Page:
Cubs

Cub Scouting is one of the great success stories of the last 100 years.

Cubs is the second section of the Scouting movement, originally started in 1916 for younger brothers who wanted a ‘look-in’. In nearly a century, the section has constantly evolved and adapted its programme and methods to meet the changing needs of each generation of young people, and these days admits girls as well as boys.
Cub Scouts are young people aged between 8 and 10 1/2, who make up the second section of the Scouting family, between Beavers and Scouts.

Under some circumstances, Cub Scouts can join the Pack as young as 7 1/2 if, for example, they have friends joining at the same time, or are mature enough to move on early from Beavers, (and there is space in the Pack). 

Such decisions are taken by Cub and Beaver Scout leaders.

You can register your child to the waiting list or you can check to see if your child is already registered on our waiting list checker.

A Pack of Cub Scouts is organised into Sixes, with each Six named after a colour, and a Sixer and a Seconder in charge.
The recommended maximum size of a Cub Scout Pack is 30 Cub Scouts. 

To meet local circumstance this maximum number may be increased, either in the long term or the short term with the agreement of the Group Scout Leader.

During their time in the Pack, Cub Scouts will get a chance to try lots of different activities like swimming, music, exploring, computing and collecting.

There are a range of badges available which Cub Scouts can wear on their uniforms to show everyone how well they’re doing.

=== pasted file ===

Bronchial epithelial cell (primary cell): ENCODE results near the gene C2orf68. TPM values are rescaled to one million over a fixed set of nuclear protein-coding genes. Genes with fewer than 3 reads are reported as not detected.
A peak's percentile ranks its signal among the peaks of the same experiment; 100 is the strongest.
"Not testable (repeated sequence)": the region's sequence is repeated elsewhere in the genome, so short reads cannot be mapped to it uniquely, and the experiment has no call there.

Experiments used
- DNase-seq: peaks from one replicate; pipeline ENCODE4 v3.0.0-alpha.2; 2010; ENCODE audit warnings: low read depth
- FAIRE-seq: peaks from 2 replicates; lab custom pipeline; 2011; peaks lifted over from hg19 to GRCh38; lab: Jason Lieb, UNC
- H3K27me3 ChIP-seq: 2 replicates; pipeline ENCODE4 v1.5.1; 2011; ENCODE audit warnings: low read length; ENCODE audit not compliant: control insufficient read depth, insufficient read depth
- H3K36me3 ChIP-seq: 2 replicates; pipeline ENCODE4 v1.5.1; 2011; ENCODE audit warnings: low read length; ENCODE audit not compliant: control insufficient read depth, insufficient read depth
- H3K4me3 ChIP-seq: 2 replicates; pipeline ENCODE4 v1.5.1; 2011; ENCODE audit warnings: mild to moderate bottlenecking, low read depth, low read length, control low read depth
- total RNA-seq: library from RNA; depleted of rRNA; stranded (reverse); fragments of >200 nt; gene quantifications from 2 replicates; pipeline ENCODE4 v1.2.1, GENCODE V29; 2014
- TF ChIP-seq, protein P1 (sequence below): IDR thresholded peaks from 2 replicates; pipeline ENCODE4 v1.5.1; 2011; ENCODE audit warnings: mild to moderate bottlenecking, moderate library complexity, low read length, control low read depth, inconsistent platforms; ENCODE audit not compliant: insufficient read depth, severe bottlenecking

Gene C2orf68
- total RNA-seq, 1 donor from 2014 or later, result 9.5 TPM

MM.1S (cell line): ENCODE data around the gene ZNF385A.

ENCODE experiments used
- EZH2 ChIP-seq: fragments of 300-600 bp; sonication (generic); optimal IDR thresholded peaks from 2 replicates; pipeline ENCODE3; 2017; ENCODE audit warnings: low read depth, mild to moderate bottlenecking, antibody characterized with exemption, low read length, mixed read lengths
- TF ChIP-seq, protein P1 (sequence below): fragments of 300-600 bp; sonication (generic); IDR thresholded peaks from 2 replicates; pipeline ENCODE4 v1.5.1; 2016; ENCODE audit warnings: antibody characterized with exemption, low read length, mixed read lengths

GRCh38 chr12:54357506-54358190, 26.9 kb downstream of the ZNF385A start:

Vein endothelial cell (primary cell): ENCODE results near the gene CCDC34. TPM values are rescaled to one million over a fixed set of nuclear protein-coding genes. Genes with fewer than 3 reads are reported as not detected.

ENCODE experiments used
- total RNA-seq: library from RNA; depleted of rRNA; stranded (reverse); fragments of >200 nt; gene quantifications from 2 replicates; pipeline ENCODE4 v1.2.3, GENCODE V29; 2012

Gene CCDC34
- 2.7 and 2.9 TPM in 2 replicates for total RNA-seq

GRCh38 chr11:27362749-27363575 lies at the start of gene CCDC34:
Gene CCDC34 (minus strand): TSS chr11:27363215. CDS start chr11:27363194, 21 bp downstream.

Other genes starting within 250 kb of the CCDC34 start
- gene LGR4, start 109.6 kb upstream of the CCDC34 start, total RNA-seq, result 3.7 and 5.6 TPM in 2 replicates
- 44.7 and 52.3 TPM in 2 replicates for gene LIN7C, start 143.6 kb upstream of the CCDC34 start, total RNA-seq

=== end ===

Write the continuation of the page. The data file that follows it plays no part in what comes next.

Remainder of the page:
Image adapted from 6th Torbay Britannia Sea Scouts

More information on the badges available to Cubs can be found here.

There are a number of variations of the Cub Scout Promise to reflect the range of faiths, beliefs and attitudes, and nationalities, in the UK within Scouting.

The Cub Scout Promise poster is available to order from the Print Centre, or can be downloaded here.

For Hindus and Buddhists

I promise that I will do my best
to do my duty to my Dharma
and to the Queen,
to help other people
and to keep the Cub Scout Law.

For Muslims

I promise that I will do my best
to do my duty to Allah
and to the Queen,
to help other people
and to keep the Cub Scout Law.

For humanists, atheists and those with no defined faith

I promise that I will do my best
to uphold our Scout values,
to do my duty to the Queen,
to help other people
and to keep the Cub Scout Law.

For Christians, Jews and Sikhs

I promise that I will do my best to do my duty to God
and to the Queen,
to help other people
and to keep the Cub Scout Law.

For subjects of independent Commonwealth countries, foreign nationals and individuals who are stateless, the following wording can replace ‘duty to the Queen’

…to do my duty to the country in which I am now living.

Cub Scouts always do their best
Think of others before themselves
And do a good turn every day.

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